Victim Services Unit
Victim Services Supervisor - Suzy Bosclair, Ph.D 301-600-1356
Crime can have a devastating impact on victims, witnesses and their families. The Frederick Police Department Victim Services Unit provides immediate support to crime victims, their families and witnesses who my need help coping with the impact of victimization. Our highly trained Victim Advocates can assist you directly as well as coordinate with other agencies in providing support, information, and resources that can effectively meet your needs. These free services provide crime victims with a continuum of support from the crisis period through the investigative and judicial processes.
- Emotional support and crisis intervention
- Information about victim’s rights
- Explanation of criminal justice process
- Assistance with orders of protection
- Safety and emergency planning
- Assistance with Victim Compensation claims
- Links to local and state resources
- Court accompaniment
- Information about restitution
- Assist with victim impact statements
- Liaison with detectives
- Retrieval of property held as evidence
- Interpreter when needed
- Notification of court dates and case status
- Assistance with emergency needs
Who is Eligible for Services?
Services are provided to victims and witnesses: Victims are persons who suffer direct or threatened physical, psychological or financial harm as a result of a criminal act. A person can also be eligible for services if they are the crime victim’s spouse, parent, child or a representative of a victim who is deceased, a minor, incapable or disabled. Witnesses are those who observe a crime and are expected to be summoned to testify.
The Rights of Crime Victims
If charges have been filed against the defendant, your case has moved from the police department to the State’s Attorney’s Office. (SAO) It will be the responsibility of the SAO to ensure that you receive the following rights of crime victims:
- Treatment with dignity and compassion
- Reasonable protection from the accused
- Informed about criminal justice proceedings
- Restitution as provided by law
- Preservation of property and employment
- Attendance at criminal court proceedings
- Accommodations for special needs
- Notification of offender’s arrest or detention
Filing for Criminal Charges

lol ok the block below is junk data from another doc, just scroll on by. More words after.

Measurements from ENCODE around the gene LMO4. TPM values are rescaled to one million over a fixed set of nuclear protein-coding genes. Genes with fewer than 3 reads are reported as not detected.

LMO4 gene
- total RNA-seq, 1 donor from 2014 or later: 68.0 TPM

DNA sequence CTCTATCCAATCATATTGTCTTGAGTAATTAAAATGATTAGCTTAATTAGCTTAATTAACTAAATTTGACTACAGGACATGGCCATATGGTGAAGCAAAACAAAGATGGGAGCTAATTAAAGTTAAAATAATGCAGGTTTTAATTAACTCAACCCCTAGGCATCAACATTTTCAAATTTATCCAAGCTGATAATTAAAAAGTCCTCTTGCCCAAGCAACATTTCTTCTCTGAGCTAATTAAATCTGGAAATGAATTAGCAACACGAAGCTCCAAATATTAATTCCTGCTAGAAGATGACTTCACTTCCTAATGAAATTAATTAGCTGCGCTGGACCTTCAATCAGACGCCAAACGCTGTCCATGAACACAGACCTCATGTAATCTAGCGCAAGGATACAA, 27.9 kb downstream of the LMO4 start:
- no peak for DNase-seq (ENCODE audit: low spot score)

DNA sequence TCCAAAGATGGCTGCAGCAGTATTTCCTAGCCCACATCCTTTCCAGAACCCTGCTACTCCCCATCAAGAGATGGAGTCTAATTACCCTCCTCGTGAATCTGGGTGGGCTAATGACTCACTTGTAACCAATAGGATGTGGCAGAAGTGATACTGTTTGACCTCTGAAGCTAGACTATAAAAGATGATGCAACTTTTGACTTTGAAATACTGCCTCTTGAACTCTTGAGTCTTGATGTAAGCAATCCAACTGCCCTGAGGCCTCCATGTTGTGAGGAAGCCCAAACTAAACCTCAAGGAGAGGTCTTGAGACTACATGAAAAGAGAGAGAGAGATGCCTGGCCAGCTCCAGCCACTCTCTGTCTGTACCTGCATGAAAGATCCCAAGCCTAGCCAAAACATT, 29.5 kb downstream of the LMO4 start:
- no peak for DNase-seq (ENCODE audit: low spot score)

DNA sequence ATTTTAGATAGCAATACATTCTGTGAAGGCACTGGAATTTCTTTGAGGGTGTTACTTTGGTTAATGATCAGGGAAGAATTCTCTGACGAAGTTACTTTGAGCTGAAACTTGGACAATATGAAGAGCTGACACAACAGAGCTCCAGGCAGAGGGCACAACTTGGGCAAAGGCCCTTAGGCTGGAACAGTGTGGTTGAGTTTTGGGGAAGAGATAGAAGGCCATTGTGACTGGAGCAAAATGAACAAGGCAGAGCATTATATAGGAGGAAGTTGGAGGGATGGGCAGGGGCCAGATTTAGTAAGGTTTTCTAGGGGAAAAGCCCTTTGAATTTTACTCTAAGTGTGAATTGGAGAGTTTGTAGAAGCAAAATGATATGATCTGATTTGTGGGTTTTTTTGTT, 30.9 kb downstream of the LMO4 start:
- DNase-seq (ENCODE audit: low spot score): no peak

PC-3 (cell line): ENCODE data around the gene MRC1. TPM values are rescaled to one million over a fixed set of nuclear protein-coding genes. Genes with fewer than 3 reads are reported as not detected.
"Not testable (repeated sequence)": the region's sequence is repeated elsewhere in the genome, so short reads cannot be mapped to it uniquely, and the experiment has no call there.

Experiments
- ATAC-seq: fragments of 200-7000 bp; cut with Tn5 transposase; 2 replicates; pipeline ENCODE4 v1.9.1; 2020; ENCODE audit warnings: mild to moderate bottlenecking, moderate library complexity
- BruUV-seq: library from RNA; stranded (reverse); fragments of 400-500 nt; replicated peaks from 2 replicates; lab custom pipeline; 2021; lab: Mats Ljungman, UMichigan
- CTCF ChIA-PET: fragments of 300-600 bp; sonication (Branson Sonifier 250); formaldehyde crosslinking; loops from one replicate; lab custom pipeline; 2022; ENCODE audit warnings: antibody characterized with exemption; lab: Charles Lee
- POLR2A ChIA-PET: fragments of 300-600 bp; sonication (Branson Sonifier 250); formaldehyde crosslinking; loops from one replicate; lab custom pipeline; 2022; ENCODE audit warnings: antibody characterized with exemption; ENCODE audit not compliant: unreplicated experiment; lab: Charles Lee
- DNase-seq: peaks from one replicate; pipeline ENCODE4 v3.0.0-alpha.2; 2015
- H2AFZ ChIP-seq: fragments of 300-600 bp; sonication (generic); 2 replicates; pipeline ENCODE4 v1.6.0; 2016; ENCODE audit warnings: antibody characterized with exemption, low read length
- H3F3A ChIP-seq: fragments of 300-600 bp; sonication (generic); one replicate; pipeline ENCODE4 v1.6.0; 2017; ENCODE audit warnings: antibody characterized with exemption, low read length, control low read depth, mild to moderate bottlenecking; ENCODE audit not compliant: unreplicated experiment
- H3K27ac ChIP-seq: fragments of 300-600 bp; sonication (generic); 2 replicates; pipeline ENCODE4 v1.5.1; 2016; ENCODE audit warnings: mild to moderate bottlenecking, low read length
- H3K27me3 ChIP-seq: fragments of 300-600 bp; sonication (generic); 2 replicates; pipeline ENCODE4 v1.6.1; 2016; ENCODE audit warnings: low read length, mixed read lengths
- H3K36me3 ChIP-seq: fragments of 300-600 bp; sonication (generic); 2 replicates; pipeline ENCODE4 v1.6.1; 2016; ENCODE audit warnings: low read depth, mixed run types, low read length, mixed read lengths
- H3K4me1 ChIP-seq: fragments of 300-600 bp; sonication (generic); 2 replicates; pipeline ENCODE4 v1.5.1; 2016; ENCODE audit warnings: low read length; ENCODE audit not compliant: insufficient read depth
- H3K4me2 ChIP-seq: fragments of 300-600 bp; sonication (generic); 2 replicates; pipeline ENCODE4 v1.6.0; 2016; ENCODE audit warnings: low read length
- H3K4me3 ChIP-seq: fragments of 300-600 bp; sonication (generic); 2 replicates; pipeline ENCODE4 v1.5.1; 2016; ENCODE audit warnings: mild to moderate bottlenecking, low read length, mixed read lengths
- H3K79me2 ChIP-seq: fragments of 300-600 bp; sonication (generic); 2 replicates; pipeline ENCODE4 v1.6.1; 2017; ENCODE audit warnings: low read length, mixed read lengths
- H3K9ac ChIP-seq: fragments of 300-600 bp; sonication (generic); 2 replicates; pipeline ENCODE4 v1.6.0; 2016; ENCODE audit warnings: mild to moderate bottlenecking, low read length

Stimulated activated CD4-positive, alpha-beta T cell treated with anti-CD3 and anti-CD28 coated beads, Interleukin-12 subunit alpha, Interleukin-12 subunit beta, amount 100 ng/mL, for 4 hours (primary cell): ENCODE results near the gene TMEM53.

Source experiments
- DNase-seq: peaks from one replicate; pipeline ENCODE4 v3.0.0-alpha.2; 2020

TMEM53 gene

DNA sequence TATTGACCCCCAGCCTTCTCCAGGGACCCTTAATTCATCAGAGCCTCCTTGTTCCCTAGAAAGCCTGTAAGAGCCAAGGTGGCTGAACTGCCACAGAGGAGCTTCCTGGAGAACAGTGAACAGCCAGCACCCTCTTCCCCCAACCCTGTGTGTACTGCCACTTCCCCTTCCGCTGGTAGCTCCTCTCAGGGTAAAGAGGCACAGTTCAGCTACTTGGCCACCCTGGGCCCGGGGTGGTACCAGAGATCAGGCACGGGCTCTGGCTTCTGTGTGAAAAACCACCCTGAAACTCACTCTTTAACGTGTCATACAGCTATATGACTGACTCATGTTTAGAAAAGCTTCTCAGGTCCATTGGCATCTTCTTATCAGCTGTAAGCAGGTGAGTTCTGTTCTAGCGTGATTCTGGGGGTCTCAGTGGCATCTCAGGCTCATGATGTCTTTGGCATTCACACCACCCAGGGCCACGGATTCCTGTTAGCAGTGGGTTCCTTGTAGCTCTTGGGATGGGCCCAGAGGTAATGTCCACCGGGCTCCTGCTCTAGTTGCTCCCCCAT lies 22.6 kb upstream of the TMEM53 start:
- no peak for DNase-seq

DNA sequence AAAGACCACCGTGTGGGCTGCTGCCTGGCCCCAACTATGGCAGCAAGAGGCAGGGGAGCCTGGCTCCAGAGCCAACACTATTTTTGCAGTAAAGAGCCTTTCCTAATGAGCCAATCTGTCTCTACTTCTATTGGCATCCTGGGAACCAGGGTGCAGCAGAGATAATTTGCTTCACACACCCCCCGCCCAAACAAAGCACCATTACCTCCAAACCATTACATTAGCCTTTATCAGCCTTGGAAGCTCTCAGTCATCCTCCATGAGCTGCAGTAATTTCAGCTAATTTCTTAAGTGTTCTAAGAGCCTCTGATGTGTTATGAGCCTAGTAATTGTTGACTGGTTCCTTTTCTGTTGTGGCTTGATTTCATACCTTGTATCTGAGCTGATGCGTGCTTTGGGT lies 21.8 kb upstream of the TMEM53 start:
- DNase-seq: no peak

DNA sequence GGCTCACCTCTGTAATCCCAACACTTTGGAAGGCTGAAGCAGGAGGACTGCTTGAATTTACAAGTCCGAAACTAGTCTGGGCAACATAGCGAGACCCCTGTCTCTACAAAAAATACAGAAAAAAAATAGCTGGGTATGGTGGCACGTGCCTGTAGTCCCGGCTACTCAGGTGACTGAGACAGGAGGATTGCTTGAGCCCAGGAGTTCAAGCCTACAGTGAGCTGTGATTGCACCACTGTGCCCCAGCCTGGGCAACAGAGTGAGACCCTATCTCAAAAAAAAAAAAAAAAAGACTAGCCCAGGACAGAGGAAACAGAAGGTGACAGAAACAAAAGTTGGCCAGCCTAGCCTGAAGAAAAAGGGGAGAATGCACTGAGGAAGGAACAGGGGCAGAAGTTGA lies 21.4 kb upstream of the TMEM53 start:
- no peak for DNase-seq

In order for a suspect to be charged with a crime, you must first report the incident to the police. If sufficient evidence exists, they will file charges. If police do not file charges, you may file charges with a District Court Commissioner. If the commissioner declines to do so, request the SAO file charges.
What If I Want to Drop Charges?
In criminal cases, crime is considered a crime against the state. The victim is a witness for the prosecution. Only the SAO can drop charges against a defendant. The community’s safety and other factors are taken into account when deciding whether to proceed with a case.
There are two ways you can receive money to help pay for crime related costs:
Restitution: Ask the SAO to seek restitution from the defendant. Save all receipts or bills you or your insurance company paid or owe.
MD Criminal Injuries Compensation Board Provides financial assistance to innocent crime victims when no other financial resources are available to cover lost wages, medical, mental health or funeral expenses incurred as a direct result of crime. For more information, contact 888-679-9347 or www.dpscs.state.md.us/cicb.
Civil Actions May Help with Costs
Restitution and compensation may not cover a victim’s full economic loss or hard-to-quantify damages like pain and suffering. A civil lawsuit may provide victims better compensation as well as control of the case since they are a party to the civil case, as opposed to a criminal case where the victim is a witness for the state. Plus, offenders can be held accountable to victims regardless of whether there was a criminal conviction or prosecution at all. For more information about civil suits, contact the National Crime Victim Bar Association at 202-467-8716 or www.victimbar.org.
Victim Information & Notification
If the offender is in custody or has a case pending, Victim Information & Notification Everyday (VINE) is a free, automated service that allows victims of crime to be notified of the following:
- Court case information, dates, and times
- Custody status of the offender
- Probation and Parole status
- Changes in status of a protective order
Information is available 24 hours a day, 7 days a week. You can register to be notified by phone or email at 1-866-634-8463 or www.vinelink.com
Peace and Protective Orders
Peace and Protective orders are civil orders issued by a judge or court commissioner to prevent one person from committing certain acts against others. The relationship between the person seeking protection and the person alleged to have committed the prohibited act determines which order should be filed. Protective Orders generally apply to people in domestic relationships and Peace Orders apply to all other relationships. Information and forms to apply for these orders can be found at:
- Frederick Courthouse, 100 W Patrick St
- Court Commissioner, 16 W Patrick St
MD Judiciary Case Search
The public has free access to all Maryland Court records for traffic, criminal and civil cases. This is a great resource to learn more about the offender:
Frederick City Police
Records: Police Reports 301-600-3929
Victim Services Unit 301-600-1356
Frederick Courthouse 301-600-1976
District Court 301-600-2000
Circuit Court 301-600-2018
Frederick Court Commissioner
14 West Patrick Street 301-6001501
7300 Marcies Choice Lane 301-600-2009
Frederick Co. Hotline 211
For referral, support, and crisis intervention
Frederick Co. Detention Center 301-600-2533
Frederick Memorial Hospital 240-566-3500
State’s Attorney’s Office (SAO) 301-600-1523